Pocock’s wedding was one of a kind
Wallabies star David Pocock finally said "I do" on Sunday at a wedding which was seven years in the making.
And after famously pledging in 2011 not to marry his partner Emma Palandri until same-sex marriage was legalised in Australia, the nuptials were far from traditional.
There was no dress, no suit, no flowers, or even any family and friends to celebrate with.
Instead, the pair were married next to a tree in a park with only the celebrant - and the person taking photos - for company.
Pocock posted on social media about the special day on Monday, writing: "Married my best mate yesterday.
"I hope we can live into the words of Rilke: 'The point of marriage is not to create a quick commonality by tearing down all boundaries; on the contrary, a good marriage is one in which each partner appoints the other to be the guardian of his solitude, and thus they show each other the greatest possible trust.
"'A merging of two people is an impossibility, and where it seems to exist, it is a hemming-in, a mutual consent that robs one party or both parties of their fullest freedom and development. But once the realisation is accepted that even between the closest people infinite distances exist, a marvellous living side-by-side can grow up for them, if they succeed in loving the expanse between them, which gives them the possibility of always seeing each other as a whole and before an immense sky.'"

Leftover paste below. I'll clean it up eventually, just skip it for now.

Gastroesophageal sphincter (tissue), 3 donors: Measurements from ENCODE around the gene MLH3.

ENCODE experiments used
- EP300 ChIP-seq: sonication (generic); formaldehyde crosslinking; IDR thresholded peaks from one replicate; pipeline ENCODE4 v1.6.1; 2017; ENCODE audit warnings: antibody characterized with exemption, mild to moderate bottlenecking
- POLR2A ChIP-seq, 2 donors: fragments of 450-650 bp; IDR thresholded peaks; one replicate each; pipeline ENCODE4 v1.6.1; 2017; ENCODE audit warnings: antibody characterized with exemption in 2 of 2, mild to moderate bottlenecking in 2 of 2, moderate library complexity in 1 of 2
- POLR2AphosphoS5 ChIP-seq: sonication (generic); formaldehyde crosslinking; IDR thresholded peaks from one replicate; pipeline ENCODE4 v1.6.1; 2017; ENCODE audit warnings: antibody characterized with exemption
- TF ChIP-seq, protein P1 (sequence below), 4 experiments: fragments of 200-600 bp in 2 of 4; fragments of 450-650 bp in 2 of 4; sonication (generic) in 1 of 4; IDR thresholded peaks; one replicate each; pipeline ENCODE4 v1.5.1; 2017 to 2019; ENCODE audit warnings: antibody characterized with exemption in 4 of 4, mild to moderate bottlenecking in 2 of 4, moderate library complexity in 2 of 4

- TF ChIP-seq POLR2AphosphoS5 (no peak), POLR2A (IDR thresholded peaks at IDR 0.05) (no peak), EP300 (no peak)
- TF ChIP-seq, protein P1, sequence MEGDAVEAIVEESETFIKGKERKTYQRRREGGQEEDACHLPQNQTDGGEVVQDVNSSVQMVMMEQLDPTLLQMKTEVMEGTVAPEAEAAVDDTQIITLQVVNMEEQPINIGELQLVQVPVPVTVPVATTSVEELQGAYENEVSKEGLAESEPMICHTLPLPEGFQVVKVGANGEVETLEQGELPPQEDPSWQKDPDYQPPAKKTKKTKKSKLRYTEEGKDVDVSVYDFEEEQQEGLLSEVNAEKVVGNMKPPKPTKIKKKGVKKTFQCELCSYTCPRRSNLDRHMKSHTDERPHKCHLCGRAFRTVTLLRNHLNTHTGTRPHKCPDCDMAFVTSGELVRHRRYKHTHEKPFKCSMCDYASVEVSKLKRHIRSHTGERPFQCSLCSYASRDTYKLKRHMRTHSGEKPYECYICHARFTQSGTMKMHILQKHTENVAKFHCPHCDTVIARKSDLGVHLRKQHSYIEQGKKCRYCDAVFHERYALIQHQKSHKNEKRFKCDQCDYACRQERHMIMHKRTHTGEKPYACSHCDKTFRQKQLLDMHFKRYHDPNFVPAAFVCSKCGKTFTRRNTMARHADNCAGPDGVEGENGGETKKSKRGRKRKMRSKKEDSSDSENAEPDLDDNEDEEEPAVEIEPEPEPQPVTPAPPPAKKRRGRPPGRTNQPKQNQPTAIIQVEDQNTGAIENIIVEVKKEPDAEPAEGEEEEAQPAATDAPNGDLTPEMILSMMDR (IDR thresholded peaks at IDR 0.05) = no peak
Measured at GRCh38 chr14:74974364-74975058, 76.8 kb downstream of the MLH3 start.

Despite the unconventional and unusual wedding photos, fans were pleased for the 55-Test veteran, many expressing their thanks for keeping to his pledge and his ongoing support of the LGBTQ community.
Pocock backed the same-sex marriage postal vote to win last year after he first threw his support behind the Yes campaign in response to his Wallabies teammate Israel Folau's tweets against marriage equality.
Last year, Pocock spoke about his support of same-sex marriage and said sport had a crucial role to play in social change.
"Sport is at its best when it's challenging society to become more inclusive. It plays such a central role in many people's lives and can help play a big role in moving society forward," Pocock said.
"It is great to see that the majority of Australians, particularly fans of rugby, believe it was the right thing for sports bodies like the ARU to publicly support marriage equality."
This article first appeared on the NZ Herald and was reproduced with permission